Traditional Irish Food Dishes

irish food dishes

When it comes to traditional Irish food, you’ll find there are many different dishes you can choose from. From hearty comfort foods to delicate dishes, there is something for everyone.

Black pudding is a staple of the Irish cuisine. It combines pork meat, fat and blood with barley, suet, and oatmeal.

Shepherd’s Pie

Shepherd’s Pie is a classic comfort dish that can be made for any occasion. It features a layer of meat, vegetables and mashed potatoes topped with a delicious gravy sauce.

Traditionally, this casserole is made with lamb but you can make it with beef as well. It is a hearty and comforting meal that’s perfect for the coldest of nights.

It’s also a great way to use up leftover meat. It can be eaten as a main course or served with sides such as a salad and soda bread.

The filling of a shepherd’s pie is typically made with mirepoix vegetables (onions, carrots and celery) sautéed until sweet and caramelized. It’s also infused with Guiness beer, which gives it a deep, rich flavor.

The potatoes are mashed and topped with the stew before being baked in the oven until golden and bubbly. It’s an easy and quick weeknight dinner that’s sure to please! It also makes a great freezer meal.


Dublin coddle is a stew made with bacon, sausages, and potatoes and slow cooked in an oven. It is a popular dish that is traditionally served with soda bread and a pint of Guinness.

Coddle is a traditional Irish stew that is easy to make and tastes delicious. It can be served for a special occasion or anytime you are in the mood for comfort food!

The main ingredients of a classic Dublin coddle are onions, rashers, bangers (sausages), potatoes, and beef broth. It is prepared on the stove top or in a Dutch oven and slowly simmers to cook all of the ingredients together.

Originally this dish was created to help feed a large family with inexpensive ingredients when there was no other option available in times of poverty and famine. Eventually this dish became a favorite in the city of Dublin and is still eaten today.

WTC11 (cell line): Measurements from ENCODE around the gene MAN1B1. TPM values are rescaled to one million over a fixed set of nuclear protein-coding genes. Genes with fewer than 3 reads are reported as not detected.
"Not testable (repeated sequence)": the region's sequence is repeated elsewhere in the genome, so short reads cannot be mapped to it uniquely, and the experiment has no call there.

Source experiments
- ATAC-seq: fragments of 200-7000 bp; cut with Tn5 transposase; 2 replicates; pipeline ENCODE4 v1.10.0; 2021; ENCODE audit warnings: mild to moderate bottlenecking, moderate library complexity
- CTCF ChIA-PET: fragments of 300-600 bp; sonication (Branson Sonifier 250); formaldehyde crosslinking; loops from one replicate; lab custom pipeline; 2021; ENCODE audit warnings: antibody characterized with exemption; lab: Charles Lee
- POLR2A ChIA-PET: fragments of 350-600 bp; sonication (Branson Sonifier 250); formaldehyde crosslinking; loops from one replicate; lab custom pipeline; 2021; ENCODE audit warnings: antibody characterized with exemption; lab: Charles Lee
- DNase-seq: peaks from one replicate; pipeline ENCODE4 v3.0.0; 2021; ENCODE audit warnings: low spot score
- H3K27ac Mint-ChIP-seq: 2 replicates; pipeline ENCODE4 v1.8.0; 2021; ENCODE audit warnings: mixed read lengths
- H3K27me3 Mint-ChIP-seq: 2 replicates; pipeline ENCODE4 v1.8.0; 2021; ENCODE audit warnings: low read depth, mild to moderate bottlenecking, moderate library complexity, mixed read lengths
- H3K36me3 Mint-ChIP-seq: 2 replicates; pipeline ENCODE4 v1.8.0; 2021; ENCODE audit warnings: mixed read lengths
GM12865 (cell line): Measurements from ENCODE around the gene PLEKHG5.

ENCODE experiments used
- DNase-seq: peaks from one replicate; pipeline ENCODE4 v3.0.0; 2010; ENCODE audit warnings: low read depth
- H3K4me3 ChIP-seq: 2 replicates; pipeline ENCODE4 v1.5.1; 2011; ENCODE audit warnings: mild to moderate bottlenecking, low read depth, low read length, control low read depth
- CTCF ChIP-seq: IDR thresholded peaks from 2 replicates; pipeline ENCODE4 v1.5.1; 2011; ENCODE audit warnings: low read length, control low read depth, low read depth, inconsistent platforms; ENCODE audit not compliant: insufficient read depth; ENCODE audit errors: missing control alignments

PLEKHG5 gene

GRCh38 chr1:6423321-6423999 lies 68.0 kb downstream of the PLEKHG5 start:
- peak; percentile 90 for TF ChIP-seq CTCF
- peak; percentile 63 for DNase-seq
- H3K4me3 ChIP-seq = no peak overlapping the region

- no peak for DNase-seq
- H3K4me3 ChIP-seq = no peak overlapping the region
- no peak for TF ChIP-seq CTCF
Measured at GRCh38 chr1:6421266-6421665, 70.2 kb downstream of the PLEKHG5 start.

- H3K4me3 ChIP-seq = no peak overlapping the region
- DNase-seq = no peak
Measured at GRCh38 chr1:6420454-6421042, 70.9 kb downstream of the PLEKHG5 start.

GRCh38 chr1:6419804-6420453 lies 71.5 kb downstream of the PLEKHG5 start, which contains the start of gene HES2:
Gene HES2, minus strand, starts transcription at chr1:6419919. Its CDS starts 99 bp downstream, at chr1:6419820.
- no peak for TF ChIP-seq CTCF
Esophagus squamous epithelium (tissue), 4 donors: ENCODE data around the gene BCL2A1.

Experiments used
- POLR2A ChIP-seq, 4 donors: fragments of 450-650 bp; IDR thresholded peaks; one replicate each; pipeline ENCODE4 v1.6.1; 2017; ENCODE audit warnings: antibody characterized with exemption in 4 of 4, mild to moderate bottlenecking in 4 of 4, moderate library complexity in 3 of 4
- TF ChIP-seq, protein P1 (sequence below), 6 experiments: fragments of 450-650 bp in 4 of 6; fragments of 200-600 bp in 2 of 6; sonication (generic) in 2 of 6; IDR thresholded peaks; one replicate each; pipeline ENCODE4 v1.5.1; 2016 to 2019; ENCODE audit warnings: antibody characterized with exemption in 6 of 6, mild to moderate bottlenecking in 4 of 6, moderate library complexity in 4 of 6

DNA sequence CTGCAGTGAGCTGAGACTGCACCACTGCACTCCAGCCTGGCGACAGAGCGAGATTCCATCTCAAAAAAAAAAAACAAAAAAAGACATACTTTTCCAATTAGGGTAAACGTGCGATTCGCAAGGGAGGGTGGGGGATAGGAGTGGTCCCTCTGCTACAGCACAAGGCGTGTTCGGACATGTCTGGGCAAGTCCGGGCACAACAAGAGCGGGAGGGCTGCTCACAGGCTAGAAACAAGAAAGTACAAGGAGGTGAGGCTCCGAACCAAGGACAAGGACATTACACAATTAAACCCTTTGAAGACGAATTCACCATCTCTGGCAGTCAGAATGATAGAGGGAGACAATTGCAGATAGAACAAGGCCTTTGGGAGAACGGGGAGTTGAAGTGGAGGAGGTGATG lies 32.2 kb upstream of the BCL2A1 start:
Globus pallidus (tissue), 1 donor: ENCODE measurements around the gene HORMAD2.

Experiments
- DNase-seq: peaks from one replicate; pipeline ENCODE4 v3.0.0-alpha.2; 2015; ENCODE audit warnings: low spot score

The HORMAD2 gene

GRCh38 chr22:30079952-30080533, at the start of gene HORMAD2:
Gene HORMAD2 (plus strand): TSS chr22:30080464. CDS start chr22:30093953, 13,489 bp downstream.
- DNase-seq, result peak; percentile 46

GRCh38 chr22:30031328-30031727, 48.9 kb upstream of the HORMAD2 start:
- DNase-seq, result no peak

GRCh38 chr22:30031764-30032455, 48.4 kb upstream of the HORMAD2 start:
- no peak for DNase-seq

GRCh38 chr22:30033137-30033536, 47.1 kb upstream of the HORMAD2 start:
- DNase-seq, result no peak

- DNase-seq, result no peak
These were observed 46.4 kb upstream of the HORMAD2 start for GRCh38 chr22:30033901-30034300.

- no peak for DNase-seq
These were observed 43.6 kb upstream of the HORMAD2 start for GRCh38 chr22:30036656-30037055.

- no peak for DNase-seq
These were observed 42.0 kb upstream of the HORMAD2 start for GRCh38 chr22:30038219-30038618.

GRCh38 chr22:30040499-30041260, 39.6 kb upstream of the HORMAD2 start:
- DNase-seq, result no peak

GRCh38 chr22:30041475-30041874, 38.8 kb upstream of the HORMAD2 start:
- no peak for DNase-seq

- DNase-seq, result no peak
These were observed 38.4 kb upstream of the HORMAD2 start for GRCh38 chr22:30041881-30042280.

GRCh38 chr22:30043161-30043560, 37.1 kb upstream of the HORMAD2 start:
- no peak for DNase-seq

Seafood Chowder

Chowder is a traditional East Coast favorite that comes in many varieties. Whether it’s clam chowder, Manhattan chowder or New England fish chowder, it’s a comforting and delicious dish to warm up to on a cold winter day.

A traditional chowder is thick and creamy (usually made with heavy cream or a roux) and often has vegetables and seafood added for extra flavor. You can make a traditional chowder from scratch using your own seafood broth or you can use store-bought.

If you want to make a fish chowder, whitefish such as cod, haddock, tilapia, sea bass, barramundi or monkfish are great choices. But stay away from fish that is very lean or delicate such as tuna or swordfish because they don’t flake well and can fall apart.

Once the soup is finished cooking, stir in the flaked fish along with chives and a pinch of nutmeg. Garnish with chopped parsley and serve hot with buttered bread.

Potato Soup

Potatoes are a staple of the Irish diet and many traditional food dishes are made with this versatile tuber. Unfortunately, the Great Potato Famine of 1845-1849 caused an incredibly devastating effect on the Irish people.

This soup is a perfect example of how the humble potato can make a dish both hearty and nourishing. The potatoes are cooked until tender, then pureed and topped with cream for a richly flavored soup that is sure to satisfy!

The best potatoes to use for this recipe are naturally starchy varieties like Russet or Yukon Gold. They are ideal for making creamy, smooth purees.